The interagency effort to stop drug distributors from sending opioids through the mail is failing to implement key reforms meant to shore up loopholes that allow such illicit materials to enter the country, according to a new review of the program.
U.S. Customs and Border Protection, in coordination with the U.S. Postal Service and State Department, is ignoring parts of a 2018 law aimed at cracking down on international drug shippers, according to a Homeland Security Department inspector general report.
The approach is leaving the nation more vulnerable to dangerous goods, such as fentanyl and other synthetic opioids, entering the country.
The 2018 Synthetics Trafficking and Overdose Prevention (STOP) Act required foreign countries to provide "advanced electronic data" on all international packages before they reached the United States.
“Advanced electronic data,” or AED, provides USPS and CBP with information about the contents of international packages before they reach the United States.
A requirement for the data was already imposed on international packages coming into the country through private carriers like FedEx and UPS, but the mandate first began applying across the board to international packages arriving through USPS starting in 2021 due to the 2018 law.
USPS collects AED from its international partners and sends it to CBP, which then places holds on packages it wants to further inspect. The Postal Service then pulls those mail pieces, and various others, and gives them to CBP for evaluation. CBP then either detains the package or clears it for further processing and delivery.
Between fiscal 2018 and 2022, CBP made 184,000 drug seizures at USPS’ nine international mail facilities.
Still, the IG found CBP has not followed through on key provisions of the STOP Act due to a failure of leadership and a misunderstanding of the requirements. The AED frequently contains inaccuracies, the auditors found, and CBP and USPS take few steps to validate it.
Two of the nine international facilities placed holds on zero pieces of mail between 2019 and 2021. A third facility only did so in two cases in fiscal 2021, while a fourth only examined slightly more than half of the packages that had been identified to be pulled.
The IG found CBP had not put anyone in charge of key implementation steps, had not issued any thorough guidance and that few employees went through related training.
While CBP Chief Accountability Officer Henry Moark said after the report’s preliminary release that the auditors were mistaken in saying the agency did not provide adequate oversight of the AED, CBP officials told the watchdog that USPS was better suited to monitor the data’s quality.
The IG also cited CBP for granting waivers to countries, exempting them from providing AED, without proper justification or clearance.
The Biden administration issued 148 waivers in 2021 and 128 in 2022. Cargo and Conveyance Security, a CBP office, approved the waivers without getting permission from agency leadership. CCS used blank letters on USPS letterhead to sign off on the waivers, the IG found.
CBP never recorded its justifications, nor sent them to Congress as required. The agency failed to examine its own data before approving waivers and offered them to countries that were previously among the top senders of seized mail.
Additionally, international mail facilities were never notified of which countries had waivers and therefore could not conduct the required extra screenings of packages originating from them.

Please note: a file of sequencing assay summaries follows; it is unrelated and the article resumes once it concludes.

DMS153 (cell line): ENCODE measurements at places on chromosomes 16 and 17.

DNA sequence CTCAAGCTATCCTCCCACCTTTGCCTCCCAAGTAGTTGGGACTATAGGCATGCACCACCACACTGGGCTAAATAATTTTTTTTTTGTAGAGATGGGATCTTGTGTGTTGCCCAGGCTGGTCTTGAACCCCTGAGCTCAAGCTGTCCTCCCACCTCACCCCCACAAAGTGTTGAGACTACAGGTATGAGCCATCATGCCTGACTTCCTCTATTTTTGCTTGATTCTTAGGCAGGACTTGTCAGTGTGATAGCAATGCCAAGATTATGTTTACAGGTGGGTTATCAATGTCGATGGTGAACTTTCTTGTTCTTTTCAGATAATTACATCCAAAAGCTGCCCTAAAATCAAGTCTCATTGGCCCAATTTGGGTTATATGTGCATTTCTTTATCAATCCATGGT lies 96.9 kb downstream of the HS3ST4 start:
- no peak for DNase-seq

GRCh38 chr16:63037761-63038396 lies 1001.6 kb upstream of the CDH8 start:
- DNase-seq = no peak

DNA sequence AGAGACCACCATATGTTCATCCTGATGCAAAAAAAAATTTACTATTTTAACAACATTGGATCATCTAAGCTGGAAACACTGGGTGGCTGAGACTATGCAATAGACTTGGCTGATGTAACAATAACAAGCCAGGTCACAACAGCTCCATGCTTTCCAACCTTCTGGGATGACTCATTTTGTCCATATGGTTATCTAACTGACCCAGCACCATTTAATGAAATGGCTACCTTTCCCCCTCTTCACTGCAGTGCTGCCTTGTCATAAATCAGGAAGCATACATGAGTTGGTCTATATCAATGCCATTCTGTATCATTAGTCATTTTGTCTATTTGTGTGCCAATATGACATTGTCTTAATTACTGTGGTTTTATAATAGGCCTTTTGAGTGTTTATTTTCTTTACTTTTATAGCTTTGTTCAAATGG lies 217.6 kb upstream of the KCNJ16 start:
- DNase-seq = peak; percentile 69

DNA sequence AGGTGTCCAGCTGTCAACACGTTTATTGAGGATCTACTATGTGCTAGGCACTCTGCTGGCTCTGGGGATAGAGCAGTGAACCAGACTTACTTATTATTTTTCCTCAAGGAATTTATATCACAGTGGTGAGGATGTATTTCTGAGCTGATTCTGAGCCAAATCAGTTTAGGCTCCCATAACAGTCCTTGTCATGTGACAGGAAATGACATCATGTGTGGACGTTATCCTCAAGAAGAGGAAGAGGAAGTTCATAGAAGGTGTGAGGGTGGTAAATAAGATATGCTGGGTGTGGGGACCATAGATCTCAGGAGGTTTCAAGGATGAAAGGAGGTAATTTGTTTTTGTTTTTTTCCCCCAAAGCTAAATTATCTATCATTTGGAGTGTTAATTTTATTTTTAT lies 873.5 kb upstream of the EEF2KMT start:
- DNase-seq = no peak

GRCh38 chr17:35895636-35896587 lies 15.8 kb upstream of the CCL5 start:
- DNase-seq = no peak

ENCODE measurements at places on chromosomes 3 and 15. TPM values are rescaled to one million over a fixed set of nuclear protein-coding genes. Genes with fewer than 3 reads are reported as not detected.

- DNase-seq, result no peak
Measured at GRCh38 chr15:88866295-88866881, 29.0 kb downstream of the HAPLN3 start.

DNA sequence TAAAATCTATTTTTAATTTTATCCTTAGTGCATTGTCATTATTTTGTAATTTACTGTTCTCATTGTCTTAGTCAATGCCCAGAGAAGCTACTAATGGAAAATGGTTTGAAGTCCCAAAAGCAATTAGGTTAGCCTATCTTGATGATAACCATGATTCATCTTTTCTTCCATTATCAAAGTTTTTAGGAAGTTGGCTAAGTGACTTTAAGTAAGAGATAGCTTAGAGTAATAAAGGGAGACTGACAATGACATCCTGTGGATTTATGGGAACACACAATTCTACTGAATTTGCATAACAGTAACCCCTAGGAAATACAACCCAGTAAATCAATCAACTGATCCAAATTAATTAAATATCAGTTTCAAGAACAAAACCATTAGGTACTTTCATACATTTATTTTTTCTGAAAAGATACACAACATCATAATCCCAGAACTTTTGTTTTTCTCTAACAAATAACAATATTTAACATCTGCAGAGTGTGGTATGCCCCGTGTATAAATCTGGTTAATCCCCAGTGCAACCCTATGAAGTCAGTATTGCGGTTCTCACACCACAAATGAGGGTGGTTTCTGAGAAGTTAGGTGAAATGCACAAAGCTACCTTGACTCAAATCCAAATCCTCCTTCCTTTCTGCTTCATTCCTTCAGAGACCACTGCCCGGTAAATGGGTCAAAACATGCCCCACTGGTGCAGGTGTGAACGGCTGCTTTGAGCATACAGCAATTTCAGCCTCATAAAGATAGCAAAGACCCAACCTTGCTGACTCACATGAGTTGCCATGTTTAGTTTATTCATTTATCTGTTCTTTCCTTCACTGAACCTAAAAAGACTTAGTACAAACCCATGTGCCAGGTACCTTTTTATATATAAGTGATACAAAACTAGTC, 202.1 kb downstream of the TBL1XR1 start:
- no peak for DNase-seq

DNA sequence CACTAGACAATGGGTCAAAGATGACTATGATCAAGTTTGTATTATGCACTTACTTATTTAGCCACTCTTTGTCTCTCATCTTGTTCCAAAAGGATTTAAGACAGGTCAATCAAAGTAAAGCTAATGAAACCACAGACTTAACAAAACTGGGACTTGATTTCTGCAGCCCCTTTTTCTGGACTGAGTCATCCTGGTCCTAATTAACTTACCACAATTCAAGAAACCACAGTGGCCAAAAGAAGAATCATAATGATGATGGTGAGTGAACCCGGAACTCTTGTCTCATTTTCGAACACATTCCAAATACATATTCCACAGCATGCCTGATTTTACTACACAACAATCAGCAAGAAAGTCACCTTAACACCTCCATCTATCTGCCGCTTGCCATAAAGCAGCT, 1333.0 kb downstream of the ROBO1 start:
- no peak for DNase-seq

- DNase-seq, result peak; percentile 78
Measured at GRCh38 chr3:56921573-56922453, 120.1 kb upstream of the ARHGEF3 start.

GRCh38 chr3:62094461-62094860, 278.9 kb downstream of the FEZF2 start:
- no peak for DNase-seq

“By not using its internal data to evaluate the risk before granting a waiver, CBP may inadvertently grant AED waivers to high-risk countries,” the IG said.
Congress passed the STOP Act as the opioid epidemic was ravaging communities throughout the country and international traffickers—primarily from China—were increasingly using the U.S. Postal Service to send synthetic opioids like fentanyl to American customers.
While the law is still not fully implemented, it appears to have had a dramatic impact in shifting smuggling efforts away from the mail and toward the southern border.
Compared to 2018, seizures of synthetic opioids through the mail dropped by 71% and 93% in 2019 and 2020, respectively. The law appears to be having unintended consequences as well, however. After it went into effect, about 97% of interdictions were taking place in the domestic mail stream, and officials said they were increasingly finding substances like fentanyl at the southwest border.
Despite the large number of countries with waivers, DHS told Congress that as of 2022 just 5% of international mail was coming from countries not in compliance with the STOP Act.
DHS seized more than 11,000 pounds of fentanyl in fiscal 2021, according to agency data, more than doubling the total from the previous year and quadrupling it from fiscal 2019. It nearly doubled that total again in fiscal 2022, seizing more than 20,000 pounds.
The IG cautioned that DHS is potentially failing to seize more materials at international mail facilities.
“By not effectively conducting and evaluating its screening operations, addressing AED quality issues or fully implementing the STOP Act, CBP limited its ability to identify new threats in the mail environment,” the IG said.
Moak at CBP said the agency’s top mail screening priority is preventing weapons from winding up in the hands of terrorists. He decried the IG’s report as containing “inaccurate and misleading statements,” saying it has better coordination with USPS and State than the review intimated and his agency has addressed AED quality issues.
Still, CBP agreed to assign officials responsible for meeting the goals of the STOP Act, better train its employees and create a clearer process for granting waivers.
Earlier this year, Sens. Amy Klobuchar, D-Minn., and Shelley Moore Capito, R-W.Va., introduced a bill to sunset any STOP Act waivers within five years.
This story was first published on Government Executive.